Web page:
Mansfield Park (1814) tells the story of young Fanny Price, a girl able to rise above her station due to the wealth and goodwill of her extended family. The source of that power, however, is controversial due to the head of the household’s links to the slave trade. It would be an exaggeration to proclaim the novel as slavery prose – allusions to the system are rare and implicit – yet the very fact that Austen chooses to even subtly reference slavery is a bold move. The one direct reference to slavery comes as Fanny describes a family conversation with her cousins and uncle: “And I longed to do it – but there was such a dead silence. And while my cousins were sitting by without speaking a word, or seeming at all interested in the subject.” Austen leaves it to the reader to deduce why Fanny’s family might be silent when discussing slavery – disinterest, embarrassment, shame, ignorance –and it is this empowerment of the reader in reaching their own conclusions which gives this brief passage weight. Austen does not preach to her readers, but allows them to make their own deductions. Sir Thomas Bertram’s years at his plantation in Antigua is what allows much of the action of the novel to occur – unloving marriages, flirtation and seduction – and the reader is not incorrect in supposing that Sir Thomas’s focus would have been better placed at home, rather than in underhand dealings abroad. Continue reading In Defence of Jane Austen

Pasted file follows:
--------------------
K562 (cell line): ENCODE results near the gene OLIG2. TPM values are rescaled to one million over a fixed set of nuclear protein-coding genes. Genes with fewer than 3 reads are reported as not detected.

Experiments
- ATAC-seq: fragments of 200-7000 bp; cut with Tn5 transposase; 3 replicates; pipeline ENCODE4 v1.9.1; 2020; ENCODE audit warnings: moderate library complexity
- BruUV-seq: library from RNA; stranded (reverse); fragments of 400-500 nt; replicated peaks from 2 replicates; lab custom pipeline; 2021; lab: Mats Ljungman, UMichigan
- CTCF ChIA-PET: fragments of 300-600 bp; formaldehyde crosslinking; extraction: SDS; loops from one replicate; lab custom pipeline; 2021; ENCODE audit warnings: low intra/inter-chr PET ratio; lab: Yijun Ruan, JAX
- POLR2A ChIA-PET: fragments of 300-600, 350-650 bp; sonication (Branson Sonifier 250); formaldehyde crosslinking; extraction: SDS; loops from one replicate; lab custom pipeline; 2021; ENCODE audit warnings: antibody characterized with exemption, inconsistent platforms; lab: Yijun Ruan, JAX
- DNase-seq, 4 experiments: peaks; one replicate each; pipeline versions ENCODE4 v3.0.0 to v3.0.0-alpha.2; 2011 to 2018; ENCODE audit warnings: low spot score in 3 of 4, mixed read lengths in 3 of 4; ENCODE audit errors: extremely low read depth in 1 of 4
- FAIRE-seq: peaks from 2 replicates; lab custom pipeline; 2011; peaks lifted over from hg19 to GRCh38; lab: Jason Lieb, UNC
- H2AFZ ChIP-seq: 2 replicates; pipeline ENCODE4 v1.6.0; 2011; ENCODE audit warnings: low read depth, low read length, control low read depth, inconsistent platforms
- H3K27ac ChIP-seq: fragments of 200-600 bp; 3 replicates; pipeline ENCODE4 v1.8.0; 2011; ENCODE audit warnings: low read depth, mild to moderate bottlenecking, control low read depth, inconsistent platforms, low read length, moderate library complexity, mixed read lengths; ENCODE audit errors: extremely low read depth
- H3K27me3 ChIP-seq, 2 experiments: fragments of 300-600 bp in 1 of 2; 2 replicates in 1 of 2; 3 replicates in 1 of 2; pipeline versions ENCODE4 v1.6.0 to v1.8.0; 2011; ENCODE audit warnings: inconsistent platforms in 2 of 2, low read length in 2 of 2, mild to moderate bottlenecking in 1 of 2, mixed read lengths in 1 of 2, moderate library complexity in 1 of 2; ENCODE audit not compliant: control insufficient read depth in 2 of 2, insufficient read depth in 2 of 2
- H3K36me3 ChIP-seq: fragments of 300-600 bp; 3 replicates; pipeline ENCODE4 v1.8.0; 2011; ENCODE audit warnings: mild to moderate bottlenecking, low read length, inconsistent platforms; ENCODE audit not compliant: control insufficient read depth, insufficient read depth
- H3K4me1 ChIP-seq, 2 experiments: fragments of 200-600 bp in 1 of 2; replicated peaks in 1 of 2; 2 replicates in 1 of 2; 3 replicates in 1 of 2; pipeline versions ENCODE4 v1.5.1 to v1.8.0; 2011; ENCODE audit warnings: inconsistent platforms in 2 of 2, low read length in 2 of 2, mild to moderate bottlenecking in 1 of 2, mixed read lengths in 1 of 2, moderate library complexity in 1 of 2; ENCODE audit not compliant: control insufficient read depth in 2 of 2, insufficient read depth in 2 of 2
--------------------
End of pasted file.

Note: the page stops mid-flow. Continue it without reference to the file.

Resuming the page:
François-René, Vicomte de Chateaubriand ( September 4, 1768 in Saint-Malo – July 4, 1848 in Paris) was a French writer, politician, diplomat, and historian, who is considered the founder of Romanticism in French literature. Descended from an old aristocratic family from Brittany, Chateaubriand was a royalist by political disposition; in an age when a number of intellectuals turned against the Church, he authored the Génie du christianisme in defense of the Catholic faith. His autobiography Mémoires d’outre-tombe (“Memoirs from Beyond the Grave'”, published posthumously in 1849–1850), is nowadays generally considered his most accomplished work. Born in Saint-Malo, the last of 10 children, Chateaubriand grew up in his family’s castle in Combourg, Brittany. His father, René de Chateaubriand (1718–86), was a former sea captain turned ship owner and slave trader. His mother’s maiden name was Apolline de Bedée. Chateaubriand’s father was a morose, uncommunicative man, and the young Chateaubriand grew up in an atmosphere of gloomy solitude, only broken by long walks in the Breton countryside and an intense friendship with his sister Lucile. Combourg by Targut – Own work. Licensed under CC BY-SA 3.0 via Commons Chateaubriand was educated in Dol, Rennes and Dinan. For a time he could not make up his mind whether he wanted to be a naval officer or a priest, but at the age of seventeen, he decided on a military career and gained a commission as a second lieutenant in the French Army based at Navarre. Within two years, he had been promoted to (more…)